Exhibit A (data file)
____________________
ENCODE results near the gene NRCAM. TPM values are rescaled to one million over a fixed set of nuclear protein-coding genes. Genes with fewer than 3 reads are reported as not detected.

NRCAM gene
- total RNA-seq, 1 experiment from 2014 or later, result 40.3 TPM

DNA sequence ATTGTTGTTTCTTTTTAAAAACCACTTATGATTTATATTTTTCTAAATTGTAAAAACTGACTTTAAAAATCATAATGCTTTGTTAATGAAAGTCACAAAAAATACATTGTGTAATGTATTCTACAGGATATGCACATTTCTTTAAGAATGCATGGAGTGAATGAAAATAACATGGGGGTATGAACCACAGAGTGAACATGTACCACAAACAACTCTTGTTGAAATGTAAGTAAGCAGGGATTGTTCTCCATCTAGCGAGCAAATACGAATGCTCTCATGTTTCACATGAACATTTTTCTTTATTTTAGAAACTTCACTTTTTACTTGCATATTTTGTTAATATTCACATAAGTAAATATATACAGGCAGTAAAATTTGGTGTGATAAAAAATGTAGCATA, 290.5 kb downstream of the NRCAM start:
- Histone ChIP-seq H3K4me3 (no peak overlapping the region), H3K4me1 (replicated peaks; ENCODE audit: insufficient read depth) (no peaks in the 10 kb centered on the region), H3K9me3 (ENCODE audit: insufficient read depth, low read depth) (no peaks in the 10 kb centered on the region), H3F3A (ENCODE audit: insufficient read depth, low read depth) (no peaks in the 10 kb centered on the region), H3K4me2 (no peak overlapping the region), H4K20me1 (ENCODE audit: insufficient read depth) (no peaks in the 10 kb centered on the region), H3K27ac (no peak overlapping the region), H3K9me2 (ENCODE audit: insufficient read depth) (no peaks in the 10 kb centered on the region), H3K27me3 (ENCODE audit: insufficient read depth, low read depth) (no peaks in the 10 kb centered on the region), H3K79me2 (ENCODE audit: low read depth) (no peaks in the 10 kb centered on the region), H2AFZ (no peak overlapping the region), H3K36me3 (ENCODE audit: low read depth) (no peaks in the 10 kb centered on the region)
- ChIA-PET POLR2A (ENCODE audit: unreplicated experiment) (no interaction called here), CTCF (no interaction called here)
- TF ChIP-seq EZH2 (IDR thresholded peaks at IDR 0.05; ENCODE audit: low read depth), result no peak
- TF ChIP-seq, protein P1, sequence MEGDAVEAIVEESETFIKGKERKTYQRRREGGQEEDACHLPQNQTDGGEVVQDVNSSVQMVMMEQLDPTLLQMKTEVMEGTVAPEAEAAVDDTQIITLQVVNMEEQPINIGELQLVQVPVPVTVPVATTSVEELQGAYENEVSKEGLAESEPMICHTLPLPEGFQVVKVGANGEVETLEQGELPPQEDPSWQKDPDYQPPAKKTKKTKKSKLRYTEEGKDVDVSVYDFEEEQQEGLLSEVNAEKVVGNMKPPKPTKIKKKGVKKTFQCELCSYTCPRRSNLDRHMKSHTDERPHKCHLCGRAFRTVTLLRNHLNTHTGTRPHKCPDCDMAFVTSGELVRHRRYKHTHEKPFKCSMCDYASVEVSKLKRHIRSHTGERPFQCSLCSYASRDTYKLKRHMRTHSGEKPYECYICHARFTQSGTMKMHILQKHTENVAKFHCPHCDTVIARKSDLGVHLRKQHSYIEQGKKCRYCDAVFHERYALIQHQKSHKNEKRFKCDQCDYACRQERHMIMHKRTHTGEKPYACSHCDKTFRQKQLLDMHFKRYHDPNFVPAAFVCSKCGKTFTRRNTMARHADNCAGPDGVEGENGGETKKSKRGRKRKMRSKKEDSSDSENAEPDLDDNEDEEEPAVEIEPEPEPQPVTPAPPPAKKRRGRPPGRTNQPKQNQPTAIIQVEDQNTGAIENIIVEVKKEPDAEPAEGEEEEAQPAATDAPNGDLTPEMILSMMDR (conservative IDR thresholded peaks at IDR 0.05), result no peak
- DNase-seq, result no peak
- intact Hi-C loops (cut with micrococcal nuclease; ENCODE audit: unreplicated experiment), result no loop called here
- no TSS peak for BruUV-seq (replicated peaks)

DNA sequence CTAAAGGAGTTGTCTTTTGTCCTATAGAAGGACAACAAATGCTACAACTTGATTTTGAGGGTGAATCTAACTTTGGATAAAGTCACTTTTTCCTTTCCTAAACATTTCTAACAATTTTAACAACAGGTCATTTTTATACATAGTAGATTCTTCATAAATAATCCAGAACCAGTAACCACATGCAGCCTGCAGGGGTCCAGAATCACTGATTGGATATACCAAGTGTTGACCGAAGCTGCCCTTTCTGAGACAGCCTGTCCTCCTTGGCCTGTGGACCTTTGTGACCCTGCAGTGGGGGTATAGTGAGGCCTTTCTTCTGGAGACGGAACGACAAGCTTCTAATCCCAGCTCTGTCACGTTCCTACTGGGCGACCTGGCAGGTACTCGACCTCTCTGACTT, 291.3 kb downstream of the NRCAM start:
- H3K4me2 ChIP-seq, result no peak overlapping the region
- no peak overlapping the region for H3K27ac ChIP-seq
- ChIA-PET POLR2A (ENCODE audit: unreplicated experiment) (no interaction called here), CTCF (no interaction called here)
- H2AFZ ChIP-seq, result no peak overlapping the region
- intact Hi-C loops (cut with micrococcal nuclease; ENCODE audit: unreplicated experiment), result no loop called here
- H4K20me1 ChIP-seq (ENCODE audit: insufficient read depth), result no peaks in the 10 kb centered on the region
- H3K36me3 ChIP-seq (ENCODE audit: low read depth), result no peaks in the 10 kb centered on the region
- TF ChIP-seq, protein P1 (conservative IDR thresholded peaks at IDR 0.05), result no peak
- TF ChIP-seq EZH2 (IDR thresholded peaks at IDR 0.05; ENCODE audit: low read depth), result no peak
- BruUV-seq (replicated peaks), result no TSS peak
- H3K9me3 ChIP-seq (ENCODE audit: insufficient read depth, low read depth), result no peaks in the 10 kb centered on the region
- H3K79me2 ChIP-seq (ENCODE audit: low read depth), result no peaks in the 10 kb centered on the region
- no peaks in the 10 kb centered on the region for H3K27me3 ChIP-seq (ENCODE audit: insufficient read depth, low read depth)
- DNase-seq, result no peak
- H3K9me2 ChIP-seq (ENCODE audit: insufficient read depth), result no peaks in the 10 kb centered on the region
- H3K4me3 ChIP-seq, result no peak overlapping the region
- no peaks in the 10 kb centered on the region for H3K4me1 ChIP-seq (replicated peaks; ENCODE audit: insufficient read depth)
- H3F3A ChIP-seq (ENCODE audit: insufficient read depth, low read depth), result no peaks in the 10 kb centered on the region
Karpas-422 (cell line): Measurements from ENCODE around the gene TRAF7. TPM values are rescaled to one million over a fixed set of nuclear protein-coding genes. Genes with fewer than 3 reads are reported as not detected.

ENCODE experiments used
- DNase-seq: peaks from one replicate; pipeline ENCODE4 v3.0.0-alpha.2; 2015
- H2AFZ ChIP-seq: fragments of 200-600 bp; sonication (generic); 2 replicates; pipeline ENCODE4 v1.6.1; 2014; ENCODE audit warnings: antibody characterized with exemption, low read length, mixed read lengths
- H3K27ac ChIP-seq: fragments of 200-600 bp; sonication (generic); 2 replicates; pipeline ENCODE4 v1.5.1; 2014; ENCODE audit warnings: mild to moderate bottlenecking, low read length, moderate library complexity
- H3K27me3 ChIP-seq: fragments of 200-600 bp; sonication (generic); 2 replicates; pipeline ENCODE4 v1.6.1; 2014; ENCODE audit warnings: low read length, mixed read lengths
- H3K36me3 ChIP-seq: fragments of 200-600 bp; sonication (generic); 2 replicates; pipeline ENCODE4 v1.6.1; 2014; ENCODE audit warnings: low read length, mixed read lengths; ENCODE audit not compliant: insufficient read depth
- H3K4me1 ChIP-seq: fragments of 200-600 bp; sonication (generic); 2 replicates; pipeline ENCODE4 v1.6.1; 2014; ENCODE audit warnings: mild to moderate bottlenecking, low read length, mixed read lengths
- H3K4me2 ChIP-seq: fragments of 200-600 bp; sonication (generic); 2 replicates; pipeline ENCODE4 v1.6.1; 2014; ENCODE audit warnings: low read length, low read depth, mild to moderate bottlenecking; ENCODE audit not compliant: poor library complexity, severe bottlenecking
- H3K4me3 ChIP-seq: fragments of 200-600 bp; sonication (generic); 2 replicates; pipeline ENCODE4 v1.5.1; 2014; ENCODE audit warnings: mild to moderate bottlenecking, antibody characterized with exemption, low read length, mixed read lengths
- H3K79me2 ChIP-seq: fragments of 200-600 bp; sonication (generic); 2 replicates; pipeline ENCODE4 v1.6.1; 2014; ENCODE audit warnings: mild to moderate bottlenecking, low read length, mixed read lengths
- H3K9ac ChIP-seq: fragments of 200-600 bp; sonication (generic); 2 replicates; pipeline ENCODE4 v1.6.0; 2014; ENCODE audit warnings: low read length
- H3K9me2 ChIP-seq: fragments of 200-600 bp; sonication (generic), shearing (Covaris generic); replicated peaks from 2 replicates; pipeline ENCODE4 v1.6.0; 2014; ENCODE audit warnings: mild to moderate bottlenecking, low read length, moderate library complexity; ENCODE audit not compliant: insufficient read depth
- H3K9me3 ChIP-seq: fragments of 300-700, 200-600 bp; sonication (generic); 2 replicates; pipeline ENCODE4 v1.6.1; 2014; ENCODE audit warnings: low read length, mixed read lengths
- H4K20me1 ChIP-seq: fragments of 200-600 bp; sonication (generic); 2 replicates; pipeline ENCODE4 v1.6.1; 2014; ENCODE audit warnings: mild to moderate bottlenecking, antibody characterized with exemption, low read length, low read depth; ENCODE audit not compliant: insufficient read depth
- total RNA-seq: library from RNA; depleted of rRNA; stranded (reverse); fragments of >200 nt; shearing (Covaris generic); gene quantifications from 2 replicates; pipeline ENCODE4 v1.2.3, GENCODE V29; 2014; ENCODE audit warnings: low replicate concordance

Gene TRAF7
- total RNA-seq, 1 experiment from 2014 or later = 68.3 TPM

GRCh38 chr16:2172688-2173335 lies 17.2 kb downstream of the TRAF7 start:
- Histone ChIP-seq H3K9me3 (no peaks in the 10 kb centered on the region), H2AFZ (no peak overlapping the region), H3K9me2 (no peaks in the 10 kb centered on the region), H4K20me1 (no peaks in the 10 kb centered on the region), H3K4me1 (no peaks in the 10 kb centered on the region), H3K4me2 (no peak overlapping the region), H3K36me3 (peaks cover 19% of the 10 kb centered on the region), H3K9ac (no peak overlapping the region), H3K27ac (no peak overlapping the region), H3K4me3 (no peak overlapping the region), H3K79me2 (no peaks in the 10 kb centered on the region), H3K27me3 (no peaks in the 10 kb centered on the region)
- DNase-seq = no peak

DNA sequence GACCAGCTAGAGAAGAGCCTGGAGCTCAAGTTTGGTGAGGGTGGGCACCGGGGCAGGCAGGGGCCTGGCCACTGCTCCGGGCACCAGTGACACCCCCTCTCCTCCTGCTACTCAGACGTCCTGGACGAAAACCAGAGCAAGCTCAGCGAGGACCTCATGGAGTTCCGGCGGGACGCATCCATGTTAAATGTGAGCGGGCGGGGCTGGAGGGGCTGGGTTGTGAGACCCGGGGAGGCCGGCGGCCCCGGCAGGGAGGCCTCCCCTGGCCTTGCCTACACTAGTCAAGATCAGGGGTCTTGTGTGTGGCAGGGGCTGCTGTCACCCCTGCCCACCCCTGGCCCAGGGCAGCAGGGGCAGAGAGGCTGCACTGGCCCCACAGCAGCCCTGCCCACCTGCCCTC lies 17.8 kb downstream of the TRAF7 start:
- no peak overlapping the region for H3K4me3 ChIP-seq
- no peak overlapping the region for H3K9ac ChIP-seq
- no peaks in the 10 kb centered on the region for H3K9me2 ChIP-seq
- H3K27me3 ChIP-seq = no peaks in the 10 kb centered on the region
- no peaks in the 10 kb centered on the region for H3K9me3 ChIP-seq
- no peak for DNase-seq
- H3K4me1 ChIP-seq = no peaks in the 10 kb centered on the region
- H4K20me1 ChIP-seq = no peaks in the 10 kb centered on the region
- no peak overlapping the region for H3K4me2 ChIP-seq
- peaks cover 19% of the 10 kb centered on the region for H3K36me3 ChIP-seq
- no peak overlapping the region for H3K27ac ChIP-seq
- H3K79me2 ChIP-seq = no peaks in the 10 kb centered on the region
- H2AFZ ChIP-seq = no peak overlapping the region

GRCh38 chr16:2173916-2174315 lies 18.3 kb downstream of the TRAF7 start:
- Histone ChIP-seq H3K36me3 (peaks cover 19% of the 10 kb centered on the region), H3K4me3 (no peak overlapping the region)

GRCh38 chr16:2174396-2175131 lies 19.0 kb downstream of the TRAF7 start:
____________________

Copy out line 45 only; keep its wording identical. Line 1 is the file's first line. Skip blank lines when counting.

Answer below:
- H4K20me1 ChIP-seq: fragments of 200-600 bp; sonication (generic); 2 replicates; pipeline ENCODE4 v1.6.1; 2014; ENCODE audit warnings: mild to moderate bottlenecking, antibody characterized with exemption, low read length, low read depth; ENCODE audit not compliant: insufficient read depth